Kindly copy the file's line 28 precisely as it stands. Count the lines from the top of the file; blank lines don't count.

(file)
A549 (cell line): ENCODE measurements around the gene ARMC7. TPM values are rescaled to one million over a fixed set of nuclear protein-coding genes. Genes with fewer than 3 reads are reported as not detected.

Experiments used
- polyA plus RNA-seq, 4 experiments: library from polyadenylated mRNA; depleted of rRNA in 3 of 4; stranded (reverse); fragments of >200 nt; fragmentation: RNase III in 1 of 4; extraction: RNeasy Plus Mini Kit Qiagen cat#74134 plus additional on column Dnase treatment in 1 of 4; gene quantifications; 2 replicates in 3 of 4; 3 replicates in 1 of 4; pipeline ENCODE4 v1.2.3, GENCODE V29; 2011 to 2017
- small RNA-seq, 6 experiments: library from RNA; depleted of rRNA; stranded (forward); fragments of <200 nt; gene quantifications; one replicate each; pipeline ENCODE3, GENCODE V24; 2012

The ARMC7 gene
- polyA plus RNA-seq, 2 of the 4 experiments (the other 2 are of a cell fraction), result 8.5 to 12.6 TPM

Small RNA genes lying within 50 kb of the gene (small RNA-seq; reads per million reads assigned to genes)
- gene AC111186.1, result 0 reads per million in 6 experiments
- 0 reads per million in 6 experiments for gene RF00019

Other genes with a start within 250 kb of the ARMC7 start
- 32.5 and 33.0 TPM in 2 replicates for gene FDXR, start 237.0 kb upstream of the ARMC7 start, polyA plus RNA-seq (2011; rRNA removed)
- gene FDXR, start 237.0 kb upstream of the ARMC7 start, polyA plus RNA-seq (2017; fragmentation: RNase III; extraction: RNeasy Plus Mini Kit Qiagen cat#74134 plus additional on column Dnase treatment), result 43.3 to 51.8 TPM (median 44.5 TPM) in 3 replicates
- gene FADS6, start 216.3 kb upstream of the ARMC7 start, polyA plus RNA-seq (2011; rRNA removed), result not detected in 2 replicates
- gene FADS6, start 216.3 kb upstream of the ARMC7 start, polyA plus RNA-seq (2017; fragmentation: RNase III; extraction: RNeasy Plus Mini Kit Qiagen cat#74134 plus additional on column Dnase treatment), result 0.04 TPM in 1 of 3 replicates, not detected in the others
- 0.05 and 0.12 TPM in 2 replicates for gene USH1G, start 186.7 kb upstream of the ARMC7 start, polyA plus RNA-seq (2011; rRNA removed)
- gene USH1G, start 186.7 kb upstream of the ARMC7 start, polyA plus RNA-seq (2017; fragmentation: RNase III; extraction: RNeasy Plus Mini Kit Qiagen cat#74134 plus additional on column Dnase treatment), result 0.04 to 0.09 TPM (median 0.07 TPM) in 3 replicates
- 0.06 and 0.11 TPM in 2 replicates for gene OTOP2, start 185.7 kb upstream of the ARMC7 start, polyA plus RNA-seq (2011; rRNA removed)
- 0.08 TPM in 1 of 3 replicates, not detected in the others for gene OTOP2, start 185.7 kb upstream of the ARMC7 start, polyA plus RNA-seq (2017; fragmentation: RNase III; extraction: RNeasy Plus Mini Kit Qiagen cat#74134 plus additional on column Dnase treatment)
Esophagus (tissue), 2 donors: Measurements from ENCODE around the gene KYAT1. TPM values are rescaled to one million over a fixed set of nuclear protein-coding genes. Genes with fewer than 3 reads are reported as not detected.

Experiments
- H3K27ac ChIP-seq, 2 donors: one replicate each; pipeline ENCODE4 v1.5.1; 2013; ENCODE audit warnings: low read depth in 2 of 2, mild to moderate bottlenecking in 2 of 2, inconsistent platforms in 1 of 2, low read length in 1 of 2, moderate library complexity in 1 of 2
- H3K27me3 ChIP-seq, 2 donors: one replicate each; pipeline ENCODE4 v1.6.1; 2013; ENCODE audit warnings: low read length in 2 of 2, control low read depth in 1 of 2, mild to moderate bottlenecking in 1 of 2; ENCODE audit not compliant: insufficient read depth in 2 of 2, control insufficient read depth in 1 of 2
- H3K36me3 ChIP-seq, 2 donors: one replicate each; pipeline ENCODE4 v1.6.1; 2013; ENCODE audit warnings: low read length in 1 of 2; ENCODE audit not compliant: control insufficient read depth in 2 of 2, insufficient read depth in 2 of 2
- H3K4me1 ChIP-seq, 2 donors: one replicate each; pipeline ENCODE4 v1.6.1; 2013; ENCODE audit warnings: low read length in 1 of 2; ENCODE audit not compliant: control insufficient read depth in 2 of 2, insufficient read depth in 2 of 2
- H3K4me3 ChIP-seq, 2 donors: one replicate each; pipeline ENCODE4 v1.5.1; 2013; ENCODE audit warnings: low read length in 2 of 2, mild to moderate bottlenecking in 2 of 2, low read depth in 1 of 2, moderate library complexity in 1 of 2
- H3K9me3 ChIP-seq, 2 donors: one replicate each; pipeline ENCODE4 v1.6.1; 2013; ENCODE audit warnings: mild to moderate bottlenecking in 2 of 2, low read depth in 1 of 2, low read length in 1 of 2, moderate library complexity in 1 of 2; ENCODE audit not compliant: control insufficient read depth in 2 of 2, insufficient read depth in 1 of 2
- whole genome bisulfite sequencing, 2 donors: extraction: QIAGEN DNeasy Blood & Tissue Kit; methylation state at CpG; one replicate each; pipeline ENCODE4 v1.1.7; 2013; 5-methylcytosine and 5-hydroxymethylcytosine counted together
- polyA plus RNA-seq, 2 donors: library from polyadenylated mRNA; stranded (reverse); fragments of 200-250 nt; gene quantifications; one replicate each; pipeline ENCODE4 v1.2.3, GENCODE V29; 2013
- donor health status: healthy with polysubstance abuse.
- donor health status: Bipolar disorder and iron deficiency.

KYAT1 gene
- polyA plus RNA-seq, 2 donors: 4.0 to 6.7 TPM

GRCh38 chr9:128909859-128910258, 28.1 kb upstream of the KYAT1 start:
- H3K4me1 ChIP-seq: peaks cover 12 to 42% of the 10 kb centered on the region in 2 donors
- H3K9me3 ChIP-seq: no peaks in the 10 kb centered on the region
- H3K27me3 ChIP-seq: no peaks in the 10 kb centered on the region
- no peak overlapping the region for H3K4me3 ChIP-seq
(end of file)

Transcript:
- polyA plus RNA-seq, 2 donors: library from polyadenylated mRNA; stranded (reverse); fragments of 200-250 nt; gene quantifications; one replicate each; pipeline ENCODE4 v1.2.3, GENCODE V29; 2013